Schneider noted that American Idol was for many years the 800-pound gorilla in the room, going on to ask Darnell if he ever thought it would end, and if he was nostalgic about the show. Darnell drew a big laugh when he quipped “I left three years ago, so….it’s been off the air to me”, adding that “when you have a ship that big, I always say it’s like the Titanic because it is, something that huge, once it starts going down it is impossible to keep it from going down”. Kinane agreed, adding “I think it was a victim of its own success, it could never be what it was in its heyday”, and as for whether it will ever come back, “who knows, as Ryan said at the end of the finale”.

IMG_1603-05.24.16-Chyna Photography

(Left) Paul Telegdy, (Right) Sean Perry

Noting that as some of the long-running shows continue on they get more and more expensive to produce, Schneider wondered how that changes the game. Telegdy said that “obviously the environment has changed enormously and technology has sort of stuck a bomb underneath the audience and it’s spread everywhere to the four corners so we’re dealing with that fragmentation” and “fragmentation, lower ratings, means that we’re taking in less money” though with the strength of broadcast advertising they are still economically viable. Corwin added that “it’s important for producers to expand beyond broadcast, beyond cable as well, even though reality is still working well on both of those” since “we need to figure out how this programming lives on SVOD, how it exists on other digital platforms”. Perry pointed out that unlike a scripted drama with set overhead production costs, “we live in a world where you can do shows like Hollywood Game Night for a real number, the ratings are solid on it but if it was a two million dollar per episode show it would be gone”.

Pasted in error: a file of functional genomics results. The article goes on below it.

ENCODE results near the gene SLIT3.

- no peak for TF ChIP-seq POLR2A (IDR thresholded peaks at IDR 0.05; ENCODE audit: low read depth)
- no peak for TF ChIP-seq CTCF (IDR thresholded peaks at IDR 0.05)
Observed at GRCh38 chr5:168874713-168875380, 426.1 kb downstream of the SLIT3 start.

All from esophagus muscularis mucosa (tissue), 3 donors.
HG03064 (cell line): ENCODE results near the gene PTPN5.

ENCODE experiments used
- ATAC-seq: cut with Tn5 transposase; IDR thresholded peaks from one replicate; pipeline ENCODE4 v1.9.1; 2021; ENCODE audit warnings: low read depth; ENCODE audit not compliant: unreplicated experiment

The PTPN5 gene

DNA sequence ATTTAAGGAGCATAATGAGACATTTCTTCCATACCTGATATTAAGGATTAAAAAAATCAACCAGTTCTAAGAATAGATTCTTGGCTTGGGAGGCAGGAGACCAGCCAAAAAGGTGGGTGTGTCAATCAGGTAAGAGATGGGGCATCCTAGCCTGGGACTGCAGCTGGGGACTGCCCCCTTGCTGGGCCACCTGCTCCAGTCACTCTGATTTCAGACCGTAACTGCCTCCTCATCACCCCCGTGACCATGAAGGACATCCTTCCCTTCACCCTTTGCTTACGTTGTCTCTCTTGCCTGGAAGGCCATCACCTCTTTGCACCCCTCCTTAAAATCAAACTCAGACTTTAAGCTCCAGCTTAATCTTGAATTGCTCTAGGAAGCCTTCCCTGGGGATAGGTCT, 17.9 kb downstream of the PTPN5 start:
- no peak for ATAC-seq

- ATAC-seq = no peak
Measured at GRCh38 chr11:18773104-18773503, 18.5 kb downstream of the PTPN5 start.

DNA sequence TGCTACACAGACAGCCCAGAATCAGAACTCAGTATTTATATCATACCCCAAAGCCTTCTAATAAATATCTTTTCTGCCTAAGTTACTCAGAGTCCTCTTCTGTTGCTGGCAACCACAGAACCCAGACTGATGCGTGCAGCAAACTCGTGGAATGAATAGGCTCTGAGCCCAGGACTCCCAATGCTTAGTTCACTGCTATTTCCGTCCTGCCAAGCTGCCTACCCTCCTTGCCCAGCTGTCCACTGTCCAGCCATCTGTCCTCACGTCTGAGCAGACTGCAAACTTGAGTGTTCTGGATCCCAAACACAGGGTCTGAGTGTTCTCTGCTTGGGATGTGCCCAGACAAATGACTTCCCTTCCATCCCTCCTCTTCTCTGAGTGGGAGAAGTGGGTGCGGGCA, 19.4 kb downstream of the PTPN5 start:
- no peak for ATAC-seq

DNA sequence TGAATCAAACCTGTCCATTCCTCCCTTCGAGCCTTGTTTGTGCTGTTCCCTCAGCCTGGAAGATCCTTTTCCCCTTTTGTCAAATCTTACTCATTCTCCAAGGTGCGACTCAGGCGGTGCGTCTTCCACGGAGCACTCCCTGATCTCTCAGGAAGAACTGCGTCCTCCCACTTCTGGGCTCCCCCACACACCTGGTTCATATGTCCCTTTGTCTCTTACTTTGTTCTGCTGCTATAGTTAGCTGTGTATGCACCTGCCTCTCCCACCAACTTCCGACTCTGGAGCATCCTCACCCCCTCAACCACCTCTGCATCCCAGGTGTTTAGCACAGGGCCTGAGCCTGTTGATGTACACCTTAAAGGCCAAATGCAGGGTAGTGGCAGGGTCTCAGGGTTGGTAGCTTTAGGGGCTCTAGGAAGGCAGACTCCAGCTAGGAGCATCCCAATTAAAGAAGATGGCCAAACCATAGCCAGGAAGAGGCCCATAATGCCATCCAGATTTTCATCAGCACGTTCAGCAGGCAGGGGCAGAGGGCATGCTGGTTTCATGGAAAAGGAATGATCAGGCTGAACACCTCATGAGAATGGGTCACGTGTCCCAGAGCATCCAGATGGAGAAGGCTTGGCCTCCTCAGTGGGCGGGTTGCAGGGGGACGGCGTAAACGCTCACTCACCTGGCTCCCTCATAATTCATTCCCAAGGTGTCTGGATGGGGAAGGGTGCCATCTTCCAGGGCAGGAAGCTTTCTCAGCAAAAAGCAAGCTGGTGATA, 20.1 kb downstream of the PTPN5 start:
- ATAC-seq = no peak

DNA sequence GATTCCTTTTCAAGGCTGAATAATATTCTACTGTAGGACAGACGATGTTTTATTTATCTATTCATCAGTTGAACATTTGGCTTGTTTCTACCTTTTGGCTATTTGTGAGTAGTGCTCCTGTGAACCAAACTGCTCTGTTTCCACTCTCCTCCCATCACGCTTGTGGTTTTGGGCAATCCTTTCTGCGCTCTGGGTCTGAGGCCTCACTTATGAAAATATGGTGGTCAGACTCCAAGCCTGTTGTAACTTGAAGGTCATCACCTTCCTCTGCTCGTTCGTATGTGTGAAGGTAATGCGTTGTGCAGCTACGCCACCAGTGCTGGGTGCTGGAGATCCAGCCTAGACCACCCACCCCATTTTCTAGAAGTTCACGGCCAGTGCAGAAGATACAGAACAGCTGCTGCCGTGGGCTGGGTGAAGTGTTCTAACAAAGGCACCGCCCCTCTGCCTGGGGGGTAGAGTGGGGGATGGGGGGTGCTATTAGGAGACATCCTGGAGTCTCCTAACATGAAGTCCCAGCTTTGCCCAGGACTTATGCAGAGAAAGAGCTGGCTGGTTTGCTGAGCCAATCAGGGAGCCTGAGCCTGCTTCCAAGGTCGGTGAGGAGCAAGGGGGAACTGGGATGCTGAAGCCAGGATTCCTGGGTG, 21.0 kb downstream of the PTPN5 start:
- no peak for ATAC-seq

Whereas American Idol once ruled the airwaves, in 2016 there’s no doubt as to who is the master and center of attention: The Donald. Schneider said “there’s been a lot of talk about the news media and whether they’ve built up Donald Trump”, going on to ask Telegdy if he thinks that had Trump not been a reality TV star for many years if he’d still be the nominee today. Telegdy said “you know the answer. Of course not. If he hadn’t been the host of The Apprentice he wouldn’t have a platform to run from”.  Schneider asked point blank “does that blow you away?” and Telegdy and his very British accent got a huge laugh when he joked “it’s your country. Blow you away. I’ve got somewhere I can go”.

Telegdy noted that Trump’s “persona seems to be in lockstep with his persona on the show” and “what’s going on has demonstrated that this is an enormous amount of responsibility, that goes with the job of putting out the version of someone that we do in a TV show”. So what job will he take in a Trump White House? Telegdy joked “Ambassador to the Court of St. James, it’s a nice house in Regents Park”.

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Mike Darnell

And with a huge grin on his face, Darnell added “a reality star as president just makes me smile”.

We all have hits and misses, Schneider asking the panel about the one that got away. Darnell said “I did a show called Who’s Your Daddy and I really thought it was interesting and it taught me something because there was a lot of controversy around it and it didn’t launch. I used to think that controversy by itself was able to get something launched but it really wasn’t”.  Kinane said “we had a show when I was in the UK, one which Mike nearly bought, it was called Divorce Me and was a sort of anti-dating show” and “we had removal vans at the end of the driveway of the house and depending on who answered the questions correctly either the husband or the wife got whatever they wanted and put it in the removal van, and the last round was who would get the family pet”.  Telegdy said “I have to give a shout out to Shark Tank, I love that format going back to its glory days as Dragon’s Den on the BBC and I always thought we would love a smart business show like that”. Perry said “the one that I think about is The Island from last year. Didn’t work, and it killed me because it was so authentic, there was no significant artifice around it and if that had worked it would have created its own genre”. After having thought things through for a moment, Corwin answered that “there’s been so many shows, I generally tend to block them out if they don’t work, to save space in my head” but “there was one called Knife Swap, that was couples volunteering for elective plastic surgery but the husband would pick the procedures the wife got and vice-versa and they wouldn’t know until they woke up”.

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(Left) Michael Schneider, (Right) Charlie Corwin

There’s been a wave of consolidation in the business over the past couple of years, Schneider wondering